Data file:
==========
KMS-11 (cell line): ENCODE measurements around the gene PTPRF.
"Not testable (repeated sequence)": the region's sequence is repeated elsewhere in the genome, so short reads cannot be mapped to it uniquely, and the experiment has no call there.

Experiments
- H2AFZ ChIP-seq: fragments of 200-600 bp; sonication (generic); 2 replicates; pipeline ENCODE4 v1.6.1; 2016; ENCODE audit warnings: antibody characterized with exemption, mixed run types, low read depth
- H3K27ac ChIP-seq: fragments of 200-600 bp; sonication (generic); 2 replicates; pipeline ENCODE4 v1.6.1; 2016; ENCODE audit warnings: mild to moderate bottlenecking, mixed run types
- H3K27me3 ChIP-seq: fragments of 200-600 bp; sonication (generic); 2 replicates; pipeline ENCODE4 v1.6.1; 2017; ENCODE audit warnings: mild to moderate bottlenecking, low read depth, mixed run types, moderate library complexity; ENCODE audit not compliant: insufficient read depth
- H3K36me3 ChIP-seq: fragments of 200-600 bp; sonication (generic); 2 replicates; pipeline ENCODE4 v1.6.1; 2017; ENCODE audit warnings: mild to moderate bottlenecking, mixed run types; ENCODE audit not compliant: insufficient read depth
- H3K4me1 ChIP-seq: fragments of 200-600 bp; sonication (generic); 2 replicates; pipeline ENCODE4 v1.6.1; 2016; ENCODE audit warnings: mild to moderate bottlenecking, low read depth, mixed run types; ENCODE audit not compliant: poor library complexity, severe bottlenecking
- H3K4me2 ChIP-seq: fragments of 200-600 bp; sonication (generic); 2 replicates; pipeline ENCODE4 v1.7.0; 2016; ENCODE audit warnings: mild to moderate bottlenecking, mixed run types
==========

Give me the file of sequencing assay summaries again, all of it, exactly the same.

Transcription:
KMS-11 (cell line): ENCODE measurements around the gene PTPRF.
"Not testable (repeated sequence)": the region's sequence is repeated elsewhere in the genome, so short reads cannot be mapped to it uniquely, and the experiment has no call there.

Experiments
- H2AFZ ChIP-seq: fragments of 200-600 bp; sonication (generic); 2 replicates; pipeline ENCODE4 v1.6.1; 2016; ENCODE audit warnings: antibody characterized with exemption, mixed run types, low read depth
- H3K27ac ChIP-seq: fragments of 200-600 bp; sonication (generic); 2 replicates; pipeline ENCODE4 v1.6.1; 2016; ENCODE audit warnings: mild to moderate bottlenecking, mixed run types
- H3K27me3 ChIP-seq: fragments of 200-600 bp; sonication (generic); 2 replicates; pipeline ENCODE4 v1.6.1; 2017; ENCODE audit warnings: mild to moderate bottlenecking, low read depth, mixed run types, moderate library complexity; ENCODE audit not compliant: insufficient read depth
- H3K36me3 ChIP-seq: fragments of 200-600 bp; sonication (generic); 2 replicates; pipeline ENCODE4 v1.6.1; 2017; ENCODE audit warnings: mild to moderate bottlenecking, mixed run types; ENCODE audit not compliant: insufficient read depth
- H3K4me1 ChIP-seq: fragments of 200-600 bp; sonication (generic); 2 replicates; pipeline ENCODE4 v1.6.1; 2016; ENCODE audit warnings: mild to moderate bottlenecking, low read depth, mixed run types; ENCODE audit not compliant: poor library complexity, severe bottlenecking
- H3K4me2 ChIP-seq: fragments of 200-600 bp; sonication (generic); 2 replicates; pipeline ENCODE4 v1.7.0; 2016; ENCODE audit warnings: mild to moderate bottlenecking, mixed run types